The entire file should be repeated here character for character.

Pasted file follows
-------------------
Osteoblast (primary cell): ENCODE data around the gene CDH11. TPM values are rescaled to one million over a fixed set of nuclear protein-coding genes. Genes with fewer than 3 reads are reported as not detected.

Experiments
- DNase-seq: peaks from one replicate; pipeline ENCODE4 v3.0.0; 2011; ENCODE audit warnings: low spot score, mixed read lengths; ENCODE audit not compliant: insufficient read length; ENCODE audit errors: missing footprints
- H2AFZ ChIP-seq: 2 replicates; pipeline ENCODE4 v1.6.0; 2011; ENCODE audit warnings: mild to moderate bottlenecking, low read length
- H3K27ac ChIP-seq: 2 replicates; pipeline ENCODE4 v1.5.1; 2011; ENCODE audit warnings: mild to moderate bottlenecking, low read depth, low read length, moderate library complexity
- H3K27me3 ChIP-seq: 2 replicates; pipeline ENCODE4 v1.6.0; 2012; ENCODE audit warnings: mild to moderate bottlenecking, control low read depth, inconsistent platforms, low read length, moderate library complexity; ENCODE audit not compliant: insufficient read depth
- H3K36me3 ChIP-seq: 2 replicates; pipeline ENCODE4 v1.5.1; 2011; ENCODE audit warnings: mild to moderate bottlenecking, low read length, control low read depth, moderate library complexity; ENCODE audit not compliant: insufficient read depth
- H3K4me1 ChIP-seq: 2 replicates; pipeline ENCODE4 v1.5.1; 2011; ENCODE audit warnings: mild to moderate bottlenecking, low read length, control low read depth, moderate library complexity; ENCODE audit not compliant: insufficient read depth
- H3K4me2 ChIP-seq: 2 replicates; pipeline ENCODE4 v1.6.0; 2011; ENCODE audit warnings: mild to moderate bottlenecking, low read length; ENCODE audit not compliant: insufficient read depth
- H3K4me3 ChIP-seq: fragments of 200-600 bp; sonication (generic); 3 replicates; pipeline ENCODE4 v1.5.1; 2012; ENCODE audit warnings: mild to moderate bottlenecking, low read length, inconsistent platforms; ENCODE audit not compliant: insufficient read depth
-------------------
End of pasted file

Osteoblast (primary cell): ENCODE data around the gene CDH11. TPM values are rescaled to one million over a fixed set of nuclear protein-coding genes. Genes with fewer than 3 reads are reported as not detected.

Experiments
- DNase-seq: peaks from one replicate; pipeline ENCODE4 v3.0.0; 2011; ENCODE audit warnings: low spot score, mixed read lengths; ENCODE audit not compliant: insufficient read length; ENCODE audit errors: missing footprints
- H2AFZ ChIP-seq: 2 replicates; pipeline ENCODE4 v1.6.0; 2011; ENCODE audit warnings: mild to moderate bottlenecking, low read length
- H3K27ac ChIP-seq: 2 replicates; pipeline ENCODE4 v1.5.1; 2011; ENCODE audit warnings: mild to moderate bottlenecking, low read depth, low read length, moderate library complexity
- H3K27me3 ChIP-seq: 2 replicates; pipeline ENCODE4 v1.6.0; 2012; ENCODE audit warnings: mild to moderate bottlenecking, control low read depth, inconsistent platforms, low read length, moderate library complexity; ENCODE audit not compliant: insufficient read depth
- H3K36me3 ChIP-seq: 2 replicates; pipeline ENCODE4 v1.5.1; 2011; ENCODE audit warnings: mild to moderate bottlenecking, low read length, control low read depth, moderate library complexity; ENCODE audit not compliant: insufficient read depth
- H3K4me1 ChIP-seq: 2 replicates; pipeline ENCODE4 v1.5.1; 2011; ENCODE audit warnings: mild to moderate bottlenecking, low read length, control low read depth, moderate library complexity; ENCODE audit not compliant: insufficient read depth
- H3K4me2 ChIP-seq: 2 replicates; pipeline ENCODE4 v1.6.0; 2011; ENCODE audit warnings: mild to moderate bottlenecking, low read length; ENCODE audit not compliant: insufficient read depth
- H3K4me3 ChIP-seq: fragments of 200-600 bp; sonication (generic); 3 replicates; pipeline ENCODE4 v1.5.1; 2012; ENCODE audit warnings: mild to moderate bottlenecking, low read length, inconsistent platforms; ENCODE audit not compliant: insufficient read depth